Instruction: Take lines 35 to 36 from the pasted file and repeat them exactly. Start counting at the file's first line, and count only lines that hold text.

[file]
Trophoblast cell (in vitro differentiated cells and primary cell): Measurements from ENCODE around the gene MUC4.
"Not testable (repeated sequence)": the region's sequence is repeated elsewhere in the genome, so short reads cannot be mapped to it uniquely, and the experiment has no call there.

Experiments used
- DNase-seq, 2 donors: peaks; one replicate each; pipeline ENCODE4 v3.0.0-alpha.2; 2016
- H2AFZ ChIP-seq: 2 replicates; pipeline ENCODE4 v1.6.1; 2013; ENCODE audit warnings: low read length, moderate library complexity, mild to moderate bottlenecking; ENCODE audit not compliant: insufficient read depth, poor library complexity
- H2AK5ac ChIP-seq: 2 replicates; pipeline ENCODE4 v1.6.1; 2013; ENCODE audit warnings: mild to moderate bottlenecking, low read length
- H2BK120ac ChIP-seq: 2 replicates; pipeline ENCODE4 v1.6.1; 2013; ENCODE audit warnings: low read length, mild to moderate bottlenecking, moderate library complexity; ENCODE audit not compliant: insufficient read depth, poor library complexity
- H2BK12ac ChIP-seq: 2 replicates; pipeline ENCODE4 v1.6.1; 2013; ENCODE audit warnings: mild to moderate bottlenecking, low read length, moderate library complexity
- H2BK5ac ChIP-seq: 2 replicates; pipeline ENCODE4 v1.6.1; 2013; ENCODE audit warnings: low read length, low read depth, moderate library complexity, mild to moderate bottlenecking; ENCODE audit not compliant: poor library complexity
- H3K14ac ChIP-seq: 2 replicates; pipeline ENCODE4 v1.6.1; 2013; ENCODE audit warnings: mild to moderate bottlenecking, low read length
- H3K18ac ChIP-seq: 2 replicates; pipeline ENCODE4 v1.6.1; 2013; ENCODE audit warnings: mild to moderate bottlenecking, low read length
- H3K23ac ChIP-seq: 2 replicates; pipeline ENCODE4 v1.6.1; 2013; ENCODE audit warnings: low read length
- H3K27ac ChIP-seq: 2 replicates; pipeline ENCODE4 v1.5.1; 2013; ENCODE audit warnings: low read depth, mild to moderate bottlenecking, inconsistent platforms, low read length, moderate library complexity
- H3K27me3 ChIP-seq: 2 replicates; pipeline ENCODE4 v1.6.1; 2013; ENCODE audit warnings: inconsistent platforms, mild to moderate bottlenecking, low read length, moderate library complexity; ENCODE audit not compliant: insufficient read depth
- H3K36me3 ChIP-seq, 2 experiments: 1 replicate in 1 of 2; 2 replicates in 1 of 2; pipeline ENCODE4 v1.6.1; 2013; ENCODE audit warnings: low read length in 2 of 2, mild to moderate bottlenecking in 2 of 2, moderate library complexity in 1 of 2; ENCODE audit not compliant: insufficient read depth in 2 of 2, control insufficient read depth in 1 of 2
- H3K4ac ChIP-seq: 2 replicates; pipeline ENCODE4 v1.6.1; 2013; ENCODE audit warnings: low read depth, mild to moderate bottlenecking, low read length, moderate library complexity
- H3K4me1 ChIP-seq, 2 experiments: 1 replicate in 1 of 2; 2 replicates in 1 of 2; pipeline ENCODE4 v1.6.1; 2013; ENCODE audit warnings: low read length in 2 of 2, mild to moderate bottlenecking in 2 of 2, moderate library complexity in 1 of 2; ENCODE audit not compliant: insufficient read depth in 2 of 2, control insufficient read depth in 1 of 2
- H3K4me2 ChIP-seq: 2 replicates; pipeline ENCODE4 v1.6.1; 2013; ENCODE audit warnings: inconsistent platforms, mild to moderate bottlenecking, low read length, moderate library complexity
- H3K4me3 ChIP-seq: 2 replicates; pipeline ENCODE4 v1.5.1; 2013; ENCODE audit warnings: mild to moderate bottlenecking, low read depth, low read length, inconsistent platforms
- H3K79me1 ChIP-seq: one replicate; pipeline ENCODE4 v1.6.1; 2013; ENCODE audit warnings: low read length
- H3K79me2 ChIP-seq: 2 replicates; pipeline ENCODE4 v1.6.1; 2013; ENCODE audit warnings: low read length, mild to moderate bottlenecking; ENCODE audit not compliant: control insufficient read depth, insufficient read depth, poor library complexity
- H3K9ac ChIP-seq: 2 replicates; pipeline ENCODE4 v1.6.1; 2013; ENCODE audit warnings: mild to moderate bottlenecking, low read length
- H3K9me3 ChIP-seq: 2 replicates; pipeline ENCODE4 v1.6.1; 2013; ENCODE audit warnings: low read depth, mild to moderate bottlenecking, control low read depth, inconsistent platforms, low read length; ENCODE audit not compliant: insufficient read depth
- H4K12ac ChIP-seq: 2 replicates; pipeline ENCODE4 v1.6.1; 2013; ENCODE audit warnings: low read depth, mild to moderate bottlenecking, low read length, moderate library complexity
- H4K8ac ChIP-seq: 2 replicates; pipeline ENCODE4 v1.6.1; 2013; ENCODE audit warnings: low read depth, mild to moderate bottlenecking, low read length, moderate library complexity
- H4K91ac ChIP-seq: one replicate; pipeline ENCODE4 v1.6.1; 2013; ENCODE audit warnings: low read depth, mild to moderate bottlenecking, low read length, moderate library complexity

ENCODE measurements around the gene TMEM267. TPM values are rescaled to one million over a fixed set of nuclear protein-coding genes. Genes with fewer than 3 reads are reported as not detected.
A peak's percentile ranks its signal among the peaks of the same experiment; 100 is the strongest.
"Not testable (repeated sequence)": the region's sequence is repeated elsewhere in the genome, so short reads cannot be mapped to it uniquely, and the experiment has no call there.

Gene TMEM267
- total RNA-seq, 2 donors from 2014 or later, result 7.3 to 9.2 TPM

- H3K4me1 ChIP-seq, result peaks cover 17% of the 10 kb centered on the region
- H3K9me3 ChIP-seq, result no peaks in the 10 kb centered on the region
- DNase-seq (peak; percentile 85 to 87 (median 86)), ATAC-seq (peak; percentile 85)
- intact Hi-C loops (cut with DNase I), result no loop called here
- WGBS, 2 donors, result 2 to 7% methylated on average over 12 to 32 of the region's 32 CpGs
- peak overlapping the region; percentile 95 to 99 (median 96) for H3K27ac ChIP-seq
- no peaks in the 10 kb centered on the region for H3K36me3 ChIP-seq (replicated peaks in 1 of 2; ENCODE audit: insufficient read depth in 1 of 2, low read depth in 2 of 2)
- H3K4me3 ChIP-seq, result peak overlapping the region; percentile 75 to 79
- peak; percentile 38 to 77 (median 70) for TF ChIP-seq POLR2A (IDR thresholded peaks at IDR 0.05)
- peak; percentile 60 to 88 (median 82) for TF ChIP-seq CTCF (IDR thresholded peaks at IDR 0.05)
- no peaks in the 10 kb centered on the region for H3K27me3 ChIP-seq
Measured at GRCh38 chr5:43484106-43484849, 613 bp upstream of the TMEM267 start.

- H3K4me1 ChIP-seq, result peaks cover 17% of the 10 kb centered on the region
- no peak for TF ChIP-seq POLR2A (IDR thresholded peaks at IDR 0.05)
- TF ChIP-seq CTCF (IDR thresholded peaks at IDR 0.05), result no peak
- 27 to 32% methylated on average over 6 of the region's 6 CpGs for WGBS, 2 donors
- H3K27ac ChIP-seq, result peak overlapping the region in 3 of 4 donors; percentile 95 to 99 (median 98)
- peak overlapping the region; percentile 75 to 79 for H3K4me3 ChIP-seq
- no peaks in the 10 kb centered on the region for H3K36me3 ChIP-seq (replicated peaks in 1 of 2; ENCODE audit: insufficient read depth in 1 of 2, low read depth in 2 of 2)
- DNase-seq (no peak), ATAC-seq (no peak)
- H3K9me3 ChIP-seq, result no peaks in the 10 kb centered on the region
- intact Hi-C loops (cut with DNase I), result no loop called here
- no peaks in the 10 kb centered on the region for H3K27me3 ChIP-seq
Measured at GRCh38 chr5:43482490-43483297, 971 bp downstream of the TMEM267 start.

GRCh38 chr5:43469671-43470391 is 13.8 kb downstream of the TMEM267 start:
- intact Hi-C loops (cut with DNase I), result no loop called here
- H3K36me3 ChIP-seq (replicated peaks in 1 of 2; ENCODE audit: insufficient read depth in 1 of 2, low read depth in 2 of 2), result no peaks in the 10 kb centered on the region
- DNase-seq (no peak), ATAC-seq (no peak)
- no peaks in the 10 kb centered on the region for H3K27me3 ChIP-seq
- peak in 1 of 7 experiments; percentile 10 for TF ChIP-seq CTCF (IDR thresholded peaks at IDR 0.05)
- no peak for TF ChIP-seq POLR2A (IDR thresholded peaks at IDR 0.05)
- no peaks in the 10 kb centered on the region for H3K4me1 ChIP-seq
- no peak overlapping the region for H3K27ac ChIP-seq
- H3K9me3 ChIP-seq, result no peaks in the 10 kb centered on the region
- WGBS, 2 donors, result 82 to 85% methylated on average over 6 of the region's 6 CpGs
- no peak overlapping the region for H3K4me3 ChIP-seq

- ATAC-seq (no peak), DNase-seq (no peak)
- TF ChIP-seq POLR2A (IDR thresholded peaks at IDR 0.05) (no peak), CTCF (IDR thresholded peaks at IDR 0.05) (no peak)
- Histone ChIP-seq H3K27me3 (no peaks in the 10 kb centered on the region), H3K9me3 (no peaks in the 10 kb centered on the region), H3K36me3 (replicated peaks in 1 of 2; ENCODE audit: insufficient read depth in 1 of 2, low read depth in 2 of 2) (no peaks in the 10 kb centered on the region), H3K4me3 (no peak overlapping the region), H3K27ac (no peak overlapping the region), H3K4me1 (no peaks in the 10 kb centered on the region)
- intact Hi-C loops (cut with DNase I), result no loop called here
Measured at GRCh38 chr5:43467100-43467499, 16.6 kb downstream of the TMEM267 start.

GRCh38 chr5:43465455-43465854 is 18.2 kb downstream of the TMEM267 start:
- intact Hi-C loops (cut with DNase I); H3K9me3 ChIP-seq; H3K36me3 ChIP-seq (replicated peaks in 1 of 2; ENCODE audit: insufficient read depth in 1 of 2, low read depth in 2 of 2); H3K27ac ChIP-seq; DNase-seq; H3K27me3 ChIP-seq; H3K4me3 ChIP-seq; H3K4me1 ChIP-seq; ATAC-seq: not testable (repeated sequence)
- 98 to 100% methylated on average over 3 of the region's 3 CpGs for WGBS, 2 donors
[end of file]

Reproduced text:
- intact Hi-C loops (cut with DNase I), result no loop called here
- WGBS, 2 donors, result 2 to 7% methylated on average over 12 to 32 of the region's 32 CpGs